Spanning six hectares in the middle of the city, the Halifax Public Gardens is one of North America’s finest formal Victorian gardens, with dramatic flower displays, weeping and flowering trees, fountains, and foliage plants. This year, it’s celebrating its 150th anniversary with events and activities happening daily during the season. This month, watch for the Victorian Tea Party at the Lord Nelson Hotel on May 22 from 2 p.m. to 4 p.m. It’s an afternoon of English tea, with music by Symphony Nova Scotia and Hausmusik. On May 27, there’s a poetry reading in the gardens from 2 p.m. to 4 p.m. Each Sunday afternoon starting June 11, drop by the Victorian bandstand for free concerts featuring local musicians.

Halifax Public Gardens

Halifax Public Gardens

HISTORY BROUGHT TO LIFE
To celebrate Canada’s 150th year since confederation, the Canadian Museum of Immigration at Pier 21 presents Canada: Day 1, a travelling exhibition that showcases 150 years of immigrants’ “day one” experiences. View distinctive artworks and compelling objects, such as a Syrian welcome kit, a head-tax certificate, moving War Bride correspondence, and more.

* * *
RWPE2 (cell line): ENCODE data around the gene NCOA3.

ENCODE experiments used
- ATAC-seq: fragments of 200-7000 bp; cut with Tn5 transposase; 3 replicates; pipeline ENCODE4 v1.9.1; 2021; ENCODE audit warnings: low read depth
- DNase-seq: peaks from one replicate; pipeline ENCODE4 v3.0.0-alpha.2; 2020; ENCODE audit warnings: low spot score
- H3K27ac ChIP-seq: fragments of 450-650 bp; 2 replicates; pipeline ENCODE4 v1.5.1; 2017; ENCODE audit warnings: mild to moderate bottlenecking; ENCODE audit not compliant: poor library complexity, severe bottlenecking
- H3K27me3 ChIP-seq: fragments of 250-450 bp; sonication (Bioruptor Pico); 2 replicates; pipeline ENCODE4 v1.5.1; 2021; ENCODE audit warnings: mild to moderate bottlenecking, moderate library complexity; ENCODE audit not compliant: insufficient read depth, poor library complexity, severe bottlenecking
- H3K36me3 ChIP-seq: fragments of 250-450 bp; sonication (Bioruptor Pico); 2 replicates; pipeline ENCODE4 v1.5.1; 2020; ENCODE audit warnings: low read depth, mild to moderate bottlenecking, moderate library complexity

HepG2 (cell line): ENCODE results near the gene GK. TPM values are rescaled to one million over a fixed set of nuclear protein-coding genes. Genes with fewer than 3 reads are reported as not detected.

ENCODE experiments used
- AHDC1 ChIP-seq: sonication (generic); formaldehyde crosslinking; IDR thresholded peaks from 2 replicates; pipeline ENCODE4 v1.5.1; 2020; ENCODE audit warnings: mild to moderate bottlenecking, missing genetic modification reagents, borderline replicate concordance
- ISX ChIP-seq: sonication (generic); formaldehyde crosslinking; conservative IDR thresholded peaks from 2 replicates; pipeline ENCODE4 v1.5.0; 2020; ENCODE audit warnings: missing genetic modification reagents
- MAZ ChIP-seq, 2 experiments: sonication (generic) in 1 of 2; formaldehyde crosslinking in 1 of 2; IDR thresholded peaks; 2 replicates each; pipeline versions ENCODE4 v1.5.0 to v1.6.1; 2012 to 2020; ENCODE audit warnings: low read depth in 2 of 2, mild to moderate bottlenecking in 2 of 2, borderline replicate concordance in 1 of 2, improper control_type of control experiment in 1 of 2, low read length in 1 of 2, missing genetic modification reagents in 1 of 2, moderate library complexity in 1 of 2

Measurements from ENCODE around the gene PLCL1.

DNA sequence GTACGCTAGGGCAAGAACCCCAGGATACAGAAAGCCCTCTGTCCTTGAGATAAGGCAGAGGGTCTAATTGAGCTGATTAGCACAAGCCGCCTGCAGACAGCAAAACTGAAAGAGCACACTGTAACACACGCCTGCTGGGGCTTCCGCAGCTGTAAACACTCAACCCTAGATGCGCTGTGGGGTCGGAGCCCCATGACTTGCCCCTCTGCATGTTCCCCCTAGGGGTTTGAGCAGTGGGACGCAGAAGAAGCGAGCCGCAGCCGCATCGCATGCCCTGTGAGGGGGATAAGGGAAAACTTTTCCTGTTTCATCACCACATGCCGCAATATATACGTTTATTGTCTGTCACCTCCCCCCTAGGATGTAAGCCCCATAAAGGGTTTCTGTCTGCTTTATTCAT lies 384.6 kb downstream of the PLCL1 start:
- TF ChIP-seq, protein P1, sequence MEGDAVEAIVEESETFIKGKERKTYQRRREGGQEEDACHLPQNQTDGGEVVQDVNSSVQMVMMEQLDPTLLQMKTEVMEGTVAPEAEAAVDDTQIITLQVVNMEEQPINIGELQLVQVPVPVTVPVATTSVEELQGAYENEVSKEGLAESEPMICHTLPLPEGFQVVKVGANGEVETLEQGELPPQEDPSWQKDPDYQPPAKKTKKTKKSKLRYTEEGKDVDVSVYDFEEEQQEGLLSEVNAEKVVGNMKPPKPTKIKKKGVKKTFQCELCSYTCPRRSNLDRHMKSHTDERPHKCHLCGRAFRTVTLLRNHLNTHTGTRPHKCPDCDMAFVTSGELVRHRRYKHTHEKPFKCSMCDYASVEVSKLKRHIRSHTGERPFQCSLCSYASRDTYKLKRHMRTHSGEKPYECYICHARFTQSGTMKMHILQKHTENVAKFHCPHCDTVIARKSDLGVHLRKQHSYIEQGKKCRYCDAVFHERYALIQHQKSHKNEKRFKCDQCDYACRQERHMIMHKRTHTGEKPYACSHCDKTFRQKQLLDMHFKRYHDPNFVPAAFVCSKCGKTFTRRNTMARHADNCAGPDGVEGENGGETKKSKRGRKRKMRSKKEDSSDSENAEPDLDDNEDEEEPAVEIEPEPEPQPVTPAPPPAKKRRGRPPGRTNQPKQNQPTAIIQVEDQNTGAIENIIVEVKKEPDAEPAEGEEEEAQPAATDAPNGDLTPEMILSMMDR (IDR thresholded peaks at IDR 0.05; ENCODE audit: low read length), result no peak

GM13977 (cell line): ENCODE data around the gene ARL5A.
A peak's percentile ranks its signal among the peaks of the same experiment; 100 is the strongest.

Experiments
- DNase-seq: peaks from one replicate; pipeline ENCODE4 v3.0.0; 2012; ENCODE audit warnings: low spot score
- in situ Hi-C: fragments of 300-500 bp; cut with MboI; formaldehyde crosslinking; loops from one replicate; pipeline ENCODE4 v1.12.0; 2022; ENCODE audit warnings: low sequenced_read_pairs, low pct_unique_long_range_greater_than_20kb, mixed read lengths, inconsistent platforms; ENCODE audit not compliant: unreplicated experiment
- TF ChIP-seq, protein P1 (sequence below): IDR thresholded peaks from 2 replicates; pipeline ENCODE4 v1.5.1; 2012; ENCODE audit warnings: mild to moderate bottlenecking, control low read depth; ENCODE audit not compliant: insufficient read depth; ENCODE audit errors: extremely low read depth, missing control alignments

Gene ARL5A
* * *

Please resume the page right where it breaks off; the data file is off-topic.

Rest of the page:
Canadian Museum of Immigration at Pier 21

Canadian Museum of Immigration at Pier 21

One of Canada’s most visited National Historic Sites, the Halifax Citadel was the fourth in a series of forts since 1749 to occupy the hill overlooking the harbour. Check out the Army Museum on-site for more military artefacts and history. In 2017, all National Historic Sites are offering free admission with a Parks Canada Discovery Pass, available online at pc.gc.ca.

CRAFTED FOR CANADA
Just in time for Canada 150, Novascotian Crystal has expanded its Canadian spirit line of handcrafted crystal, featuring a maple leaf design. It’s now available in whiskey tumblers, water glasses, brandy snifters, shot glasses, and more. Stop by the workshop at the foot of George Street on the Halifax waterfront and watch the craftspeople create these mouth-blown masterpieces using age-old techniques.

TAKE IT OUTSIDE